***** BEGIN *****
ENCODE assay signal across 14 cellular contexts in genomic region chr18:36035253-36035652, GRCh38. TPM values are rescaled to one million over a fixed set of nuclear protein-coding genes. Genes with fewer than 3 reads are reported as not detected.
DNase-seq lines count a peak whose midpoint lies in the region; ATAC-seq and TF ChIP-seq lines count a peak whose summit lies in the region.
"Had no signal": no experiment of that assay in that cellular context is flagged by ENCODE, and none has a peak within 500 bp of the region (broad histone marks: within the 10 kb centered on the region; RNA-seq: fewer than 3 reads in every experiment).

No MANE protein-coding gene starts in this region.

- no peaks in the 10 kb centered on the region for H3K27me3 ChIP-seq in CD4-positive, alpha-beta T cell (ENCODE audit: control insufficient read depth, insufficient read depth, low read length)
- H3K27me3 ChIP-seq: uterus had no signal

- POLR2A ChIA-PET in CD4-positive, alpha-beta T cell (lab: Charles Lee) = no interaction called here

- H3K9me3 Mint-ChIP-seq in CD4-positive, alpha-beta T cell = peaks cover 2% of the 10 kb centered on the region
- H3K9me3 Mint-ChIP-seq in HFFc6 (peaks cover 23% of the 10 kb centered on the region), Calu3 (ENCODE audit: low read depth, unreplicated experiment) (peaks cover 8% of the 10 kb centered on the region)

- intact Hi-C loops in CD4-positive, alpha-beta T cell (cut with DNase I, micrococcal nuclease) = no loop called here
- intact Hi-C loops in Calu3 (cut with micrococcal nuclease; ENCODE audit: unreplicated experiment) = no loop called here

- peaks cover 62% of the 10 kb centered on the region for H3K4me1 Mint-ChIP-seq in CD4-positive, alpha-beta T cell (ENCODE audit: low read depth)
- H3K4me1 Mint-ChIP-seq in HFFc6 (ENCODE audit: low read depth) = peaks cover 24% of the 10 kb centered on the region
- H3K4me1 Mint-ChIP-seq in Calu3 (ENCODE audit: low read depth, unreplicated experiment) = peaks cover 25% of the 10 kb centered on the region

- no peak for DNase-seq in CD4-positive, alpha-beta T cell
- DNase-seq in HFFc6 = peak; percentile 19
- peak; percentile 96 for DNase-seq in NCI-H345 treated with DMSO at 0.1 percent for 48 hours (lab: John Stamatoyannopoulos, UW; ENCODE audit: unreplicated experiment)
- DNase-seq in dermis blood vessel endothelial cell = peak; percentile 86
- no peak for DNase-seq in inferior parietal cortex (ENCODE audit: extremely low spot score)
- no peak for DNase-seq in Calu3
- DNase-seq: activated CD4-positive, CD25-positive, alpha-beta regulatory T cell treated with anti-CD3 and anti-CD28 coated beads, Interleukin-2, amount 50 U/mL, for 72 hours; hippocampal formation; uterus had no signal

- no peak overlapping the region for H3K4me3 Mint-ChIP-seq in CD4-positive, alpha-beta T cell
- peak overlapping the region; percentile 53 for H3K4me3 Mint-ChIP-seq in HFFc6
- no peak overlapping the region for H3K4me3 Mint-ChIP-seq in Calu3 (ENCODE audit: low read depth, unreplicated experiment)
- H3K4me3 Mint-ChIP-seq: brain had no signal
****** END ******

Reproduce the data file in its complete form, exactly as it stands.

ENCODE assay signal across 14 cellular contexts in genomic region chr18:36035253-36035652, GRCh38. TPM values are rescaled to one million over a fixed set of nuclear protein-coding genes. Genes with fewer than 3 reads are reported as not detected.
DNase-seq lines count a peak whose midpoint lies in the region; ATAC-seq and TF ChIP-seq lines count a peak whose summit lies in the region.
"Had no signal": no experiment of that assay in that cellular context is flagged by ENCODE, and none has a peak within 500 bp of the region (broad histone marks: within the 10 kb centered on the region; RNA-seq: fewer than 3 reads in every experiment).

No MANE protein-coding gene starts in this region.

- no peaks in the 10 kb centered on the region for H3K27me3 ChIP-seq in CD4-positive, alpha-beta T cell (ENCODE audit: control insufficient read depth, insufficient read depth, low read length)
- H3K27me3 ChIP-seq: uterus had no signal

- POLR2A ChIA-PET in CD4-positive, alpha-beta T cell (lab: Charles Lee) = no interaction called here

- H3K9me3 Mint-ChIP-seq in CD4-positive, alpha-beta T cell = peaks cover 2% of the 10 kb centered on the region
- H3K9me3 Mint-ChIP-seq in HFFc6 (peaks cover 23% of the 10 kb centered on the region), Calu3 (ENCODE audit: low read depth, unreplicated experiment) (peaks cover 8% of the 10 kb centered on the region)

- intact Hi-C loops in CD4-positive, alpha-beta T cell (cut with DNase I, micrococcal nuclease) = no loop called here
- intact Hi-C loops in Calu3 (cut with micrococcal nuclease; ENCODE audit: unreplicated experiment) = no loop called here

- peaks cover 62% of the 10 kb centered on the region for H3K4me1 Mint-ChIP-seq in CD4-positive, alpha-beta T cell (ENCODE audit: low read depth)
- H3K4me1 Mint-ChIP-seq in HFFc6 (ENCODE audit: low read depth) = peaks cover 24% of the 10 kb centered on the region
- H3K4me1 Mint-ChIP-seq in Calu3 (ENCODE audit: low read depth, unreplicated experiment) = peaks cover 25% of the 10 kb centered on the region

- no peak for DNase-seq in CD4-positive, alpha-beta T cell
- DNase-seq in HFFc6 = peak; percentile 19
- peak; percentile 96 for DNase-seq in NCI-H345 treated with DMSO at 0.1 percent for 48 hours (lab: John Stamatoyannopoulos, UW; ENCODE audit: unreplicated experiment)
- DNase-seq in dermis blood vessel endothelial cell = peak; percentile 86
- no peak for DNase-seq in inferior parietal cortex (ENCODE audit: extremely low spot score)
- no peak for DNase-seq in Calu3
- DNase-seq: activated CD4-positive, CD25-positive, alpha-beta regulatory T cell treated with anti-CD3 and anti-CD28 coated beads, Interleukin-2, amount 50 U/mL, for 72 hours; hippocampal formation; uterus had no signal

- no peak overlapping the region for H3K4me3 Mint-ChIP-seq in CD4-positive, alpha-beta T cell
- peak overlapping the region; percentile 53 for H3K4me3 Mint-ChIP-seq in HFFc6
- no peak overlapping the region for H3K4me3 Mint-ChIP-seq in Calu3 (ENCODE audit: low read depth, unreplicated experiment)
- H3K4me3 Mint-ChIP-seq: brain had no signal